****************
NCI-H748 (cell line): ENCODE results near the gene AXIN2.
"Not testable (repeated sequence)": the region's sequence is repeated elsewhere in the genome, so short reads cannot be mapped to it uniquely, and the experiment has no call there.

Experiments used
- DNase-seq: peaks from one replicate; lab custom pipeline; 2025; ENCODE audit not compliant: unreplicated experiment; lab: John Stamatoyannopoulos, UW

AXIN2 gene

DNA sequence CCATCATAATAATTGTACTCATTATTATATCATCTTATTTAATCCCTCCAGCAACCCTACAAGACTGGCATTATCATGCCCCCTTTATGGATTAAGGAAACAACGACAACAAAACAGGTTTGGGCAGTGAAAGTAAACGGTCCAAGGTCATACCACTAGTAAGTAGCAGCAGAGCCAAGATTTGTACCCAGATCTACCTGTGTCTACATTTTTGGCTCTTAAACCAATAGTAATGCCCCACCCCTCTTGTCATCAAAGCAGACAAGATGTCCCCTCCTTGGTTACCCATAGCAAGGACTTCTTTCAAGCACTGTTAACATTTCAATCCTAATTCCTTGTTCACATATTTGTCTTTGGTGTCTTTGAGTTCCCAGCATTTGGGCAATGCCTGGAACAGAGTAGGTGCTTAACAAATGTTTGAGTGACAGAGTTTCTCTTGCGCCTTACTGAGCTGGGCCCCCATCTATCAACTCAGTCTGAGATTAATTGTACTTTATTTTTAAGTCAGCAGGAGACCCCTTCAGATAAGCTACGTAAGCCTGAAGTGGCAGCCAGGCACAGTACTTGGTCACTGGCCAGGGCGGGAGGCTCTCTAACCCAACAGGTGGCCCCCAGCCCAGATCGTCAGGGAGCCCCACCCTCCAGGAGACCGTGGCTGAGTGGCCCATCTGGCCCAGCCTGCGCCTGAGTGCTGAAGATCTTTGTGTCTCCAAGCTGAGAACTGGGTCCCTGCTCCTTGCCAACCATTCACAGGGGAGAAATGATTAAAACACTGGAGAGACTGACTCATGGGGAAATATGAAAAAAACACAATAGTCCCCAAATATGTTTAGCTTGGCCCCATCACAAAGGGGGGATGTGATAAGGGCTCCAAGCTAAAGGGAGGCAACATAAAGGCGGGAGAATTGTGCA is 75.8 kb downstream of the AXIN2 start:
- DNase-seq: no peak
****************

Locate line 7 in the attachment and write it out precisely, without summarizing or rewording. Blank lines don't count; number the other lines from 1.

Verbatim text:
- DNase-seq: no peak